I recently received an e-mail from a trainee who asked if going heavy on stretch-position exercises--like flyes for chest, stiff-legged deadlifts for hamstrings and overhead extensions for triceps--would be a good idea. He actually referenced a study I wrote about in X-Rep Update #1 to make a point.
In the study a progressively heavier weight was placed on a bird’s wing over one month of “workouts.” No other “training” was performed by the bird, and rest days were interspersed to ensure full recovery. Those progressively heavier stretch overload sessions led to “the greatest gains in muscle mass ever recorded in an animal or human model of tension-induced overload,” according to researcher Jose Antonio, Ph.D. It was a 300 percent muscle-mass gain!
If you’ve been reading my latest rantings, you know I’m no longer into ultra-heavy training; I prefer to build muscle with 4X, a moderate-weight, high-fatigue method that pushes the target muscle past the growth threshold; however, the reminder about that incredible study had me thinking--maybe there’s a way to combine heavier sets--I said heavier, not heavy--with 4X to provide more stretch overload similar to that study...
Stretch overload appears to have unique mass-building effects. It’s been shown to increase muscle satellite cells, which contribute to your mass gains. It’s also been linked to anabolic receptor proliferation on muscle tissue—the muscles become more receptive to growth hormones, like testosterone and GH, and hypertrophy at a faster rate (we all want that, right?).
The problem is, if you’re older and/or you just don’t want to go that ultra-heavy joint-jolting route on those somewhat dangerous exercises (I don’t!), what do you do to get the unique mass-building effects? Answer: Use lower-rep, semi-heavy options.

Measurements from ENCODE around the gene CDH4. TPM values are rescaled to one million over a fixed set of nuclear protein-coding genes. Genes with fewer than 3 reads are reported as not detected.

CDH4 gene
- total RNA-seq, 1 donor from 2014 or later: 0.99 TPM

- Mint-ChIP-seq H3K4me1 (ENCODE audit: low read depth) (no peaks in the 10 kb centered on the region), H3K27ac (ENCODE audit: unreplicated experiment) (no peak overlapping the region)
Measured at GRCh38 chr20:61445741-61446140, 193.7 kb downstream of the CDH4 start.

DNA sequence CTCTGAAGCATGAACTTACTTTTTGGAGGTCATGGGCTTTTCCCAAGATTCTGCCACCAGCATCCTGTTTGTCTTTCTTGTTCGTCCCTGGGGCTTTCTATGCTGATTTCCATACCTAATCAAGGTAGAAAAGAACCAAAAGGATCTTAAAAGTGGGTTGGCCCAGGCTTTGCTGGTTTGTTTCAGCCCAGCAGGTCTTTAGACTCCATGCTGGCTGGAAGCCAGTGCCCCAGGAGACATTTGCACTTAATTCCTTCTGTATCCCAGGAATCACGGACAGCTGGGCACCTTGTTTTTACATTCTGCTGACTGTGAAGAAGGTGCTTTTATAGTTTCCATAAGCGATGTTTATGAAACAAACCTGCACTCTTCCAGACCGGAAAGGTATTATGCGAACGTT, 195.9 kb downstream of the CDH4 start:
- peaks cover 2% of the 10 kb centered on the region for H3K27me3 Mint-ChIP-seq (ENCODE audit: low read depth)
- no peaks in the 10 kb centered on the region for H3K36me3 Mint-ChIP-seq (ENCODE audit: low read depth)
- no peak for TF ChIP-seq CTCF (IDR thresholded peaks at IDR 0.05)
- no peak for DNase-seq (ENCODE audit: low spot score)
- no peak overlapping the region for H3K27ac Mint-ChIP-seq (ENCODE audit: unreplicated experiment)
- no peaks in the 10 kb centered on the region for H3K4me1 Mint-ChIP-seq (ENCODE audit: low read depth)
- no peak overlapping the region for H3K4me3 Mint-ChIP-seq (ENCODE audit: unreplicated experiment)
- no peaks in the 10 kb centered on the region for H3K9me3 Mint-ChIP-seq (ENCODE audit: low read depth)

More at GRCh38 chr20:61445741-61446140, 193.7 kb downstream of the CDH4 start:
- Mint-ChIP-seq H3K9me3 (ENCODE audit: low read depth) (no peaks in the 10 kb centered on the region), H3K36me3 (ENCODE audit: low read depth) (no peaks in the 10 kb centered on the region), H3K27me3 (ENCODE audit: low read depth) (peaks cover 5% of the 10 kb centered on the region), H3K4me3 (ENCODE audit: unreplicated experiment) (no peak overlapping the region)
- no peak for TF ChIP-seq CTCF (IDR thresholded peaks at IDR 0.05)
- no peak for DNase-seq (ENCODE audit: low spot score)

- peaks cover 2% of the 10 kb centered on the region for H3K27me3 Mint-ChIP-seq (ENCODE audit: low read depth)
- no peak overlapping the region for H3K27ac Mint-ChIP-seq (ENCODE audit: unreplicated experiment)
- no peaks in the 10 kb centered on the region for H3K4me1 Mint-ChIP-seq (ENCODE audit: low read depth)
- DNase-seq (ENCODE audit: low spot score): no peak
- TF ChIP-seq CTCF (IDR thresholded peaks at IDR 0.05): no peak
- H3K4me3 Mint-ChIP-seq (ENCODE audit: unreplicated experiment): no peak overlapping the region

I’ve talked about Mr. America Doug Brignole’s 4X drop-set method here before. Doug often uses drop sets within a 4X sequence, and that has worked incredibly well for him, reigniting major mass gains in his early 50s! You can use his method, but with slightly heavier weights on your stretch-position exercises (those are designated with an S in the POF 4X Mass Workout in that e-book, if you’re interested in complete programs).
Here’s the drill for a semi-heavy version of the drop-set method:
1) Take your EIGHT-rep-max weight—obviously heavier than your 15RM for standard 4X—and do only FIVE reps.
2) Reduce the weight and immediately do FIVE more. (That’s “set” one.)
3) Rest for 35 to 40 seconds (just as you do in a standard 4X sequence).
4) Repeat—do another drop-set round, five plus five, with the SAME weights.
Do that for three or four cycles—if you’re still going strong on your third round, do a fourth. The last round should be to failure--remember overload!--and you should NOT get fives.
Now if you’re using a stretch-position exercise that takes too long to reduce the weight, like EZ-curl-bar overhead triceps extensions (remove collars, remove plates--no way), use rest/pause within the 3X sequence instead of drops.
Do your five reps, rest for 10 seconds, then do four or five more with the same weight. Rest for the full 35 to 40 seconds, then do the two-set rest/pause series again--no weight change necessary. Continue for three or four rounds. If you still get five plus five on your third, do a fourth.
Reminder: Your last round with either method should be all out; you want stretch overload so maybe you’ll get a 300 percent growth surge (okay, that’s probably not going to happen, but you should stimulate some new size gains quickly).
The 4X drop-set and rest/pause methods are heavier than standard 4X, but you don’t use extreme poundages. As I said, stretch-position exercise are more dangerous than most others, so heavier rather than superheavy is the way to go to safely grow for most trainees. Prepare for new mass!
Stay tuned, train smart and be Built for Life.